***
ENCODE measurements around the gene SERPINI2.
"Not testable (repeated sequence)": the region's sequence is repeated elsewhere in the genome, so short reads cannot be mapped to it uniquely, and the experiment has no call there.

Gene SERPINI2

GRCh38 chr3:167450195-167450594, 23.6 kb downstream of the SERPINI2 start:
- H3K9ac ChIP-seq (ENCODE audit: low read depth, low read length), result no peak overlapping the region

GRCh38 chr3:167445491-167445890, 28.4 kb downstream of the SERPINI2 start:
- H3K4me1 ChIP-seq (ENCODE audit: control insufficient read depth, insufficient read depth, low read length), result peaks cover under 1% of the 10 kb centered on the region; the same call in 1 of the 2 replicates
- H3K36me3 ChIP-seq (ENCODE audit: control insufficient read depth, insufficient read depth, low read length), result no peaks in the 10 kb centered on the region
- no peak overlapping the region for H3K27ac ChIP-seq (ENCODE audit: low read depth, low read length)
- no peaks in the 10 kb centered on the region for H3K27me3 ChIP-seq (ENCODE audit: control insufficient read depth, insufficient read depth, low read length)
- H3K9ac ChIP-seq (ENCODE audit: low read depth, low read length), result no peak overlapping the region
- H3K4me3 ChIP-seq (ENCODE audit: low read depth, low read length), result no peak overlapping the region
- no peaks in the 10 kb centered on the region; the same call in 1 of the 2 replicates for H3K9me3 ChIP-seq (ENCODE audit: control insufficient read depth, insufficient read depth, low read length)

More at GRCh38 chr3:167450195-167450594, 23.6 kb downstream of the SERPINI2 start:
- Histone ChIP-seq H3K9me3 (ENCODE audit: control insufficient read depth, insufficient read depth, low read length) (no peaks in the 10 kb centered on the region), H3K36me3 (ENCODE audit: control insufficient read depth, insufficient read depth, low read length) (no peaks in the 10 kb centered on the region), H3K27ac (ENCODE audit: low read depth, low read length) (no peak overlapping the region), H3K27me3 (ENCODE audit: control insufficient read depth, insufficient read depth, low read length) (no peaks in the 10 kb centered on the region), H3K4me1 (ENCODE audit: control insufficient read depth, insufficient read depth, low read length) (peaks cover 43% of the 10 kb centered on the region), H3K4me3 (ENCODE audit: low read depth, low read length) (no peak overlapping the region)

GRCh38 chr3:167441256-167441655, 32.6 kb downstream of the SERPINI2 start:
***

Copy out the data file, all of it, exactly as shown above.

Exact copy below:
ENCODE measurements around the gene SERPINI2.
"Not testable (repeated sequence)": the region's sequence is repeated elsewhere in the genome, so short reads cannot be mapped to it uniquely, and the experiment has no call there.

Gene SERPINI2

GRCh38 chr3:167450195-167450594, 23.6 kb downstream of the SERPINI2 start:
- H3K9ac ChIP-seq (ENCODE audit: low read depth, low read length), result no peak overlapping the region

GRCh38 chr3:167445491-167445890, 28.4 kb downstream of the SERPINI2 start:
- H3K4me1 ChIP-seq (ENCODE audit: control insufficient read depth, insufficient read depth, low read length), result peaks cover under 1% of the 10 kb centered on the region; the same call in 1 of the 2 replicates
- H3K36me3 ChIP-seq (ENCODE audit: control insufficient read depth, insufficient read depth, low read length), result no peaks in the 10 kb centered on the region
- no peak overlapping the region for H3K27ac ChIP-seq (ENCODE audit: low read depth, low read length)
- no peaks in the 10 kb centered on the region for H3K27me3 ChIP-seq (ENCODE audit: control insufficient read depth, insufficient read depth, low read length)
- H3K9ac ChIP-seq (ENCODE audit: low read depth, low read length), result no peak overlapping the region
- H3K4me3 ChIP-seq (ENCODE audit: low read depth, low read length), result no peak overlapping the region
- no peaks in the 10 kb centered on the region; the same call in 1 of the 2 replicates for H3K9me3 ChIP-seq (ENCODE audit: control insufficient read depth, insufficient read depth, low read length)

More at GRCh38 chr3:167450195-167450594, 23.6 kb downstream of the SERPINI2 start:
- Histone ChIP-seq H3K9me3 (ENCODE audit: control insufficient read depth, insufficient read depth, low read length) (no peaks in the 10 kb centered on the region), H3K36me3 (ENCODE audit: control insufficient read depth, insufficient read depth, low read length) (no peaks in the 10 kb centered on the region), H3K27ac (ENCODE audit: low read depth, low read length) (no peak overlapping the region), H3K27me3 (ENCODE audit: control insufficient read depth, insufficient read depth, low read length) (no peaks in the 10 kb centered on the region), H3K4me1 (ENCODE audit: control insufficient read depth, insufficient read depth, low read length) (peaks cover 43% of the 10 kb centered on the region), H3K4me3 (ENCODE audit: low read depth, low read length) (no peak overlapping the region)

GRCh38 chr3:167441256-167441655, 32.6 kb downstream of the SERPINI2 start: